Gender Questions Swirl Around South African Athlete
JENNIFER LUDDEN, host:
Now to sports in South Africa.
This week former South African president Nelson Mandela met with that country's track, Caster Semenya. He congratulated her on her recent victory at the 800 meters race at the World Championships in Berlin. But now the International Association of Athletics Federation is threatening to take the gold medal from the 18-year-old runner if she fails a gender test.
This challenge to the young runner's gender is causing uproar in her home country. Some fans are blaming what they call Western stereotypes of what a woman should look like. On Tuesday, hundreds of cheering supporters greeted the star athlete at the airport as she returned to South Africa.
(Soundbite of cheers)
(Soundbite of horns)
Unidentified Woman: She's our golden girl, Caster Semenya.
LUDDEN: Joining us now from Johannesburg to talk about this is columnist Pinky Khoabane. She writes the weekly column "On Fire" for The Sunday Times in South Africa.
Ms. PINKY KHOABANE (Columnist, The Sunday Times): Hello. Thank you very much for having me, Jennifer.
LUDDEN: So this week your column is headlined, "That's Our Girl You're Messing With" and you suggest this whole debate has some racial undertones. What do you mean?
Ms. KHOABANE: We can't make sense of this. I mean there are so many girls on that tracking field who, as I say in that column, mostly formerly Eastern Europe and they are just so muscular. We don't understand why our girl was chosen, this past week, for her looks, you know?
LUDDEN: You say that women continue to be expected to look a certain way in today's world, even on the sports field and if they don't, they're castigated and harassed. And you do site other examples of African athletes specifically having this problem arise, right?
I mean do you think there is a problem with perceptions of female appearance specifically for Africans?
Ms. KHOABANE: Well, I suppose on the athletic field it now seems it's the Africans that are being targeted. But I wrote about your own Judge Sotomayor...
LUDDEN: Sonia Sotomayor, the new Supreme Court justice.
Ms. KHOABANE: Yes. I actually wrote about her and the fact that there were so many people on the right who were talking about her looks. And to say women can not go on being judged by the way they look. You know there's got to be a way we are judged for other things, for our capabilities, what we can do and really ad value to work, home, anywhere without being judge according to our looks.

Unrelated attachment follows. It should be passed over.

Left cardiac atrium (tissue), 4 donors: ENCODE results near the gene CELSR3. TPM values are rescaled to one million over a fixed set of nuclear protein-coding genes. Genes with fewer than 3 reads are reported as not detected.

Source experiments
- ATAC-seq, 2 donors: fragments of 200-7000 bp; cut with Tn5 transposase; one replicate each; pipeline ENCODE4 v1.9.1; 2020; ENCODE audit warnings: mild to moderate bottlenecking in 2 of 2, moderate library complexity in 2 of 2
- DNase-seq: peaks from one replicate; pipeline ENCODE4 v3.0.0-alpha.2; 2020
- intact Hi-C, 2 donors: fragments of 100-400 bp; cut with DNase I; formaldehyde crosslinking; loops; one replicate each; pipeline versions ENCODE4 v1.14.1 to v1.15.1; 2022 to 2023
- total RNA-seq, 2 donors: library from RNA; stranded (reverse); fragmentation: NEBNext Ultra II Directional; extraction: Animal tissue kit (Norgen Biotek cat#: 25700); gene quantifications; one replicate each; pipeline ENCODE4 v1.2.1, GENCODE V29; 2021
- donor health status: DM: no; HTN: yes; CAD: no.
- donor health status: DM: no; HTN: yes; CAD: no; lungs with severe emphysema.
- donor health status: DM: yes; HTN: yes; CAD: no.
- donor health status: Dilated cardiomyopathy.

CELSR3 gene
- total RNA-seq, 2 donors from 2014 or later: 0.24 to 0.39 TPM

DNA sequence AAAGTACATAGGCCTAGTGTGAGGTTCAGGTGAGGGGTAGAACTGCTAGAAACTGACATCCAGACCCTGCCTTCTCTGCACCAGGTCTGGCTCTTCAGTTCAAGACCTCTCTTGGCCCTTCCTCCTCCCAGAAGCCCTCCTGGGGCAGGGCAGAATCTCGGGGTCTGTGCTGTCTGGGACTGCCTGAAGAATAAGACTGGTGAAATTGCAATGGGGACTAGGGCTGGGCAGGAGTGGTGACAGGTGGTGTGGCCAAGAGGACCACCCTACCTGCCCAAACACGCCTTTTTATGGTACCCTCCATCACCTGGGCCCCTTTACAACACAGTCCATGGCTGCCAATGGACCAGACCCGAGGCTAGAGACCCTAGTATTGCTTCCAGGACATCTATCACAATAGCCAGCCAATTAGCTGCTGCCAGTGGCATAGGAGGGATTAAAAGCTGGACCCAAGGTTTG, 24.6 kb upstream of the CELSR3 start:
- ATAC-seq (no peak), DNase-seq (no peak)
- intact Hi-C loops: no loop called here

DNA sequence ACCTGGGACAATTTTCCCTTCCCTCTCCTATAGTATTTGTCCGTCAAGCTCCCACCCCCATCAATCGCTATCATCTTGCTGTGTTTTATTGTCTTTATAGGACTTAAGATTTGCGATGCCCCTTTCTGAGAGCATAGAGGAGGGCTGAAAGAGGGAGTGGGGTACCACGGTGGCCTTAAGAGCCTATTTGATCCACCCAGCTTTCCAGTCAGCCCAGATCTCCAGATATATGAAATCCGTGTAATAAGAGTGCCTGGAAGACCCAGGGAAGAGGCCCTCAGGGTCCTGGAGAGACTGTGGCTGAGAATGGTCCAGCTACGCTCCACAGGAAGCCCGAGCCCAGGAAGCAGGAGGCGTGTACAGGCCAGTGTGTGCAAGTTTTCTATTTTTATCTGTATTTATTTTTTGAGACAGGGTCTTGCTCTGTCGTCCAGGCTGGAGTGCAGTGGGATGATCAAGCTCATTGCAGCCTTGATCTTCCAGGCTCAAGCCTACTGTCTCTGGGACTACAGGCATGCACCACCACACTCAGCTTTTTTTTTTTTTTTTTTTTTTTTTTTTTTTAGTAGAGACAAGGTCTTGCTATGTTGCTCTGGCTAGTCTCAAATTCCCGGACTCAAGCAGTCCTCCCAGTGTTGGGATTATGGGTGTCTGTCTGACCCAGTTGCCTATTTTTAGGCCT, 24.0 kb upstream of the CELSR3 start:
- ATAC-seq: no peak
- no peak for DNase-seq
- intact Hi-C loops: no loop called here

LUDDEN: Have there not though in the past been similar debates over Eastern European athletes maybe even decades ago when, you know in the Olympics and gender was called into question?
Ms. KHOABANE: There has been and they have subsided. One example, for example in tennis, when we speak about Martina Navratilova, there's never been a day when she was questioned about her gender from how she looks, you know, and it's been accepted. This whole notion of the way women look and being questioned had subsided to a point, but we see it raising its head now and again over African athletes.
LUDDEN: Now sports officials are saying this is about a medical issue. They're not blaming Semenya for anything. They just say they want to see if there's something about her body that gives her an unfair advantage. Tell me about the reaction all this is causing in Africa? Why do you think so many are rallying to her defense?
Ms. KHOABANE: Because we just think it's discrimination, and we think discrimination based on her gender, but more than anything else, based on her race. So we are outraged.
LUDDEN: So Africans still have something to prove in the international scene where other countries have already been through the ringer on this?
Ms. KHOABANE: Absolutely, Jennifer. That's what we are outraged about. We are saying if her looks or her masculine body had anything to do with it, a lot of the girls on the tracking field should have gone down with her, should have also been tested. And it wasn't the case. She was the only one chosen.
LUDDEN: South Africa is known for being sports obsessed. Do you think the issue would have resonated as much if Semenya had not won that gold medal?
Ms. KHOABANE: No. It's not really about the gold medal. The timing also was quite cynical because I think she got into the athletic scene from around about January and until she had won the youth championships then people started questioning her.
You know it's almost like we are not expected to rise to positions of success and that's what is really upsetting us. On the day she was getting ready to compete for the gold medal, that's when these allegations really peaked and we are just saying somebody was out to outmaneuver her there, you know?
LUDDEN: Pinky Khoabane is a columnist for South Africa's The Sunday Times and joined us by phone from Johannesburg.
Thank you so much.
Ms. KHOABANE: Thank you very, Jennifer and thank you very much to your listeners.
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